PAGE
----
Richmond plans to use more than a million dollars in redevelopment, opioid settlement and American Rescue Plan Act dollars to fund its 2024 budget.
On Aug. 28 and 29, Richmond Common Council members received proposed budget reports from Mayor Dave Snow, Controller Emily Palmer and the city’s department heads. Snow said the budget proposal is workable and funded.
An expected 8.3% increase in health insurance costs totaling about $700,000 coupled with an expected $600,000 shortfall in property tax revenue creates a challenging budget process, Snow said. Palmer told council members the budget does not include 2024 raises for nonunion city employees. Union employees will receive their negotiated raises.
Snow explained that the city budgets for the “worst-case scenario,” then attempts to spend less than budgeted.
Departments were asked to reduce their expenditures from their 2023 totals. Snow said the city scrutinized departmental budgets and diligently worked to present a funded budget that enables the city to deliver services while making the city “clean, safe and welcoming for all who call Richmond home.”
Palmer told council members the city plans to use $386,919 in ARPA money to pay for police and fire overtime. In addition, $437,399 in opioid settlement payments and Redevelopment Commission funds are planned to help fund public safety.
The city planned to use about $1.5 million in ARPA money in the 2023 budget for the overtime.
Richmond Police Department’s budget includes $400,000 for overtime, and Richmond Fire Department’s has $900,000. Both chiefs said that because of staffing shortages and training programs they would struggle to limit their overtime to meet those figures.
RPD Chief Mike Britt told council members his agency had been 14 officers short, but six new officers have recently been hired. Three began Aug. 28 at the Indiana Law Enforcement Academy, and the other three will begin their academy program in January. It will be about a year before those officers are patrolling on their own. Britt said three other officers are out because of long-term injuries.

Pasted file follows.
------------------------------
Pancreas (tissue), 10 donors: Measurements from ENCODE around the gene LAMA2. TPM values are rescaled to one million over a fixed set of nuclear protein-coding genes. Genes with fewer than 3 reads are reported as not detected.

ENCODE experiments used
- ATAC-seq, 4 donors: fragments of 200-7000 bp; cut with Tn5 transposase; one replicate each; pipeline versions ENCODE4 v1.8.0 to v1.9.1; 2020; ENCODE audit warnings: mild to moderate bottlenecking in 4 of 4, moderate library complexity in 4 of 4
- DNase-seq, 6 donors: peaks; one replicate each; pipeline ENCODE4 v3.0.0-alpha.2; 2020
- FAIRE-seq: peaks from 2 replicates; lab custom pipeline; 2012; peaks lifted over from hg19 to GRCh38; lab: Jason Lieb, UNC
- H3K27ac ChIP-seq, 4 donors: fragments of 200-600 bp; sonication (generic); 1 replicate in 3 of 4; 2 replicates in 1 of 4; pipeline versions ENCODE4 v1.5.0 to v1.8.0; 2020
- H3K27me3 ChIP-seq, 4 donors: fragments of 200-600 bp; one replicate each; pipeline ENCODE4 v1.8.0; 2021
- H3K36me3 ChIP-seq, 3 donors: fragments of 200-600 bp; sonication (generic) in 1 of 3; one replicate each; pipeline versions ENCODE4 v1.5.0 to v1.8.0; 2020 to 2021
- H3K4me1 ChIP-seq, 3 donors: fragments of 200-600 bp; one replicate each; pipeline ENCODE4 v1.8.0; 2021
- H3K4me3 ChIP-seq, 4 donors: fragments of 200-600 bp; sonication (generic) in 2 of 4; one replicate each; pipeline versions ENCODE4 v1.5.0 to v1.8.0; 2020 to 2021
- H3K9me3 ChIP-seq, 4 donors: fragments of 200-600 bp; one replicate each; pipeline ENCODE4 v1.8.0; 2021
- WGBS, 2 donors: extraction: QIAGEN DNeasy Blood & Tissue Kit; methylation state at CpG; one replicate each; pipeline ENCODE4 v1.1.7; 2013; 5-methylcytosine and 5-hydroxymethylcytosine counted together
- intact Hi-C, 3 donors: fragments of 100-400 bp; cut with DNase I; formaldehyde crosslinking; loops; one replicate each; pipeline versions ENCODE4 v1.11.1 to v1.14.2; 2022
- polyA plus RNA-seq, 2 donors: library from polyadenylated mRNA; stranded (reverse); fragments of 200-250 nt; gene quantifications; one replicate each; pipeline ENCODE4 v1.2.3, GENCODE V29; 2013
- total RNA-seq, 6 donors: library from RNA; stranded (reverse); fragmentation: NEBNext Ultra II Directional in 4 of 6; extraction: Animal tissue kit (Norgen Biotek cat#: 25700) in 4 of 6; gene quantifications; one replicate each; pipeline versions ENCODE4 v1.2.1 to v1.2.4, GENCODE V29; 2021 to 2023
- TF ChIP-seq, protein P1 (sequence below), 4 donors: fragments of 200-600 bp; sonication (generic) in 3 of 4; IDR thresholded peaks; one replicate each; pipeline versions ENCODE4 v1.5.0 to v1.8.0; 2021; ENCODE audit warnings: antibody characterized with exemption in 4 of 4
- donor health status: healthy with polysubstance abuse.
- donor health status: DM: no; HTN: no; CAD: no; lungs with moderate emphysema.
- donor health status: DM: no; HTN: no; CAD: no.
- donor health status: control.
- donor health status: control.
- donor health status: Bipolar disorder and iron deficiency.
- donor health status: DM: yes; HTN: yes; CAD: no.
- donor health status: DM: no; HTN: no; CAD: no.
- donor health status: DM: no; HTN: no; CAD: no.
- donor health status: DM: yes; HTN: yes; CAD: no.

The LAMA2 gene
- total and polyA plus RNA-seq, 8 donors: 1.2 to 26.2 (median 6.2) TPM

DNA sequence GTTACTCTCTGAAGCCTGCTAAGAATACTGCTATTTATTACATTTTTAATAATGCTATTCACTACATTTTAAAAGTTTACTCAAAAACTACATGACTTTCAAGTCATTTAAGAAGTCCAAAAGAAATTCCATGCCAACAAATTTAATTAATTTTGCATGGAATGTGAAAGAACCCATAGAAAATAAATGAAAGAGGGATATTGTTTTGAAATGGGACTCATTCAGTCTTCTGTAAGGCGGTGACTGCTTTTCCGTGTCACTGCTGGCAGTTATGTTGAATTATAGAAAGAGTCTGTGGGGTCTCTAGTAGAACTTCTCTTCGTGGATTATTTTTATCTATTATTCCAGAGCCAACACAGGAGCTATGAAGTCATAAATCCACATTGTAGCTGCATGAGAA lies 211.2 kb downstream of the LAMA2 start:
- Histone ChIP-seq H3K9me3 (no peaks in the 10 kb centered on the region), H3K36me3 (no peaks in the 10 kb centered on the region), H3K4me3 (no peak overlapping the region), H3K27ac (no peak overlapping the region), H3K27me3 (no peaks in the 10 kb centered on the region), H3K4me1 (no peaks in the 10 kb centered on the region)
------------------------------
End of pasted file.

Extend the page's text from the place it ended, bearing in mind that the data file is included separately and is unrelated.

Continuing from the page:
The police budget also includes $172,000 for equipment, including 10 ballistic vests, and $140,000 that would purchase three new patrol vehicles.
RFD also has protective vests in its trucks and ambulances, and it needs to replace 21 to establish a replacement schedule. Chief Tim Brown also said the budget includes $350,000 for a new ambulance and $15,000 to replace portable radios.
The two-year, $2 million grant that has funded RFD’s paramedicine program ends May 30, 2024, so Brown said the department is pursuing other grants and funding streams to extend the program. The department is also prepared to cover some of the cost from its emergency medical services proceeds.
T.L. Bosell, the city’s streets superintendent, told council members his department plans to purchase two new leaf machines, at about $70,000 each; a paint machine; a dump truck; a hot patcher and, if possible, a used small paver.
The parks and recreation department requests the hiring of two maintenance laborers, according to Superintendent Denise Retz. That would put the department at 20 full-time employees, which Retz termed the “sweet spot.”
“That’s where we’d like to stay,” she said.
The department would reduce its part-time workforce to 10, saving $16,000, and drop its contractual line item $20,000 to help pay for the full-time spots. Retz said those savings would give the department two full-time workers for just an additional $4,000.
Richmond Sanitation District has budgeted $860,000 for capital expenditures. About $500,000 of that is earmarked for two new trucks, one as part of its commercial fleet and one to serve as a recycling backup. The district is pursuing 50-50 matching grants to help with the purchases.
Director Pat Smoker was asked about the remaining life for the New Paris Landfill. He estimated 35 to 50 years remain at current use levels. He said the district continues to explore ways to divert trash from the landfill. Smoker said national estimates are that 50% of trash could be diverted away from landfills, and he said a local landfill provides residents significant savings on trash service.
In the code enforcement budget, $200,000 is earmarked for demolition of buildings.
The budget will formally be presented to council during its Sept. 18 meeting, with a public hearing expected during the Oct. 2 meeting.
A version of this article appeared in the September 6 2023 print edition of the Western Wayne News.